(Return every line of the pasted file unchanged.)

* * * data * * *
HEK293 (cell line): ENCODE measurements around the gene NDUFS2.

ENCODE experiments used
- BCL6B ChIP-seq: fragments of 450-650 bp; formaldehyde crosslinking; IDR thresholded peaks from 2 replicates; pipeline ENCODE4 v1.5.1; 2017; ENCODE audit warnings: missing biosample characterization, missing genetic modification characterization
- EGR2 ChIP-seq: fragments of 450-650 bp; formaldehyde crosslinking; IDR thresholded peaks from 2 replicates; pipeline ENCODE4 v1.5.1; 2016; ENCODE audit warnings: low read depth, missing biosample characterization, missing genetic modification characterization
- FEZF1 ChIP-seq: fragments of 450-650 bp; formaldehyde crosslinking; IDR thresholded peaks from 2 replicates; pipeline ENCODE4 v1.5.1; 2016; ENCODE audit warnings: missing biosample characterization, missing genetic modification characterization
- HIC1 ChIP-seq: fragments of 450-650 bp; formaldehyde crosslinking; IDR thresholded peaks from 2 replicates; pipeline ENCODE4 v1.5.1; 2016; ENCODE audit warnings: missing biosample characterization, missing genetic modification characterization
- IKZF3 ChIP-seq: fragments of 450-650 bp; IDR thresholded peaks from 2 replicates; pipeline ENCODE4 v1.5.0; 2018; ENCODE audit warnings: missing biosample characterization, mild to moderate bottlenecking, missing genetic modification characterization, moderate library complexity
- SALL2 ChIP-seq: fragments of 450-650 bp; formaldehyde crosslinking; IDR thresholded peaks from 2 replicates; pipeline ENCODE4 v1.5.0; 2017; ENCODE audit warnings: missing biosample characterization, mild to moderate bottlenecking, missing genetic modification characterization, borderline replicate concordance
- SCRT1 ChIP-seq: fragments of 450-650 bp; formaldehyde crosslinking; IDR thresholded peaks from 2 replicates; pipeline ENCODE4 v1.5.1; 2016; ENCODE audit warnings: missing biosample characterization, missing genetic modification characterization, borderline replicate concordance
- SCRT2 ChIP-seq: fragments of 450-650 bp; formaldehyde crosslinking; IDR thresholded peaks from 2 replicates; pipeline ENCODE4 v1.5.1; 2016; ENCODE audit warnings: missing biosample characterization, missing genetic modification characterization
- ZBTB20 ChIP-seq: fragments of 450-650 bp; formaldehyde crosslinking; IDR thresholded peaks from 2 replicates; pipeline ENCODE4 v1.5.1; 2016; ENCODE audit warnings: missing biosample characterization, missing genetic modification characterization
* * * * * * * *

HEK293 (cell line): ENCODE measurements around the gene NDUFS2.

ENCODE experiments used
- BCL6B ChIP-seq: fragments of 450-650 bp; formaldehyde crosslinking; IDR thresholded peaks from 2 replicates; pipeline ENCODE4 v1.5.1; 2017; ENCODE audit warnings: missing biosample characterization, missing genetic modification characterization
- EGR2 ChIP-seq: fragments of 450-650 bp; formaldehyde crosslinking; IDR thresholded peaks from 2 replicates; pipeline ENCODE4 v1.5.1; 2016; ENCODE audit warnings: low read depth, missing biosample characterization, missing genetic modification characterization
- FEZF1 ChIP-seq: fragments of 450-650 bp; formaldehyde crosslinking; IDR thresholded peaks from 2 replicates; pipeline ENCODE4 v1.5.1; 2016; ENCODE audit warnings: missing biosample characterization, missing genetic modification characterization
- HIC1 ChIP-seq: fragments of 450-650 bp; formaldehyde crosslinking; IDR thresholded peaks from 2 replicates; pipeline ENCODE4 v1.5.1; 2016; ENCODE audit warnings: missing biosample characterization, missing genetic modification characterization
- IKZF3 ChIP-seq: fragments of 450-650 bp; IDR thresholded peaks from 2 replicates; pipeline ENCODE4 v1.5.0; 2018; ENCODE audit warnings: missing biosample characterization, mild to moderate bottlenecking, missing genetic modification characterization, moderate library complexity
- SALL2 ChIP-seq: fragments of 450-650 bp; formaldehyde crosslinking; IDR thresholded peaks from 2 replicates; pipeline ENCODE4 v1.5.0; 2017; ENCODE audit warnings: missing biosample characterization, mild to moderate bottlenecking, missing genetic modification characterization, borderline replicate concordance
- SCRT1 ChIP-seq: fragments of 450-650 bp; formaldehyde crosslinking; IDR thresholded peaks from 2 replicates; pipeline ENCODE4 v1.5.1; 2016; ENCODE audit warnings: missing biosample characterization, missing genetic modification characterization, borderline replicate concordance
- SCRT2 ChIP-seq: fragments of 450-650 bp; formaldehyde crosslinking; IDR thresholded peaks from 2 replicates; pipeline ENCODE4 v1.5.1; 2016; ENCODE audit warnings: missing biosample characterization, missing genetic modification characterization
- ZBTB20 ChIP-seq: fragments of 450-650 bp; formaldehyde crosslinking; IDR thresholded peaks from 2 replicates; pipeline ENCODE4 v1.5.1; 2016; ENCODE audit warnings: missing biosample characterization, missing genetic modification characterization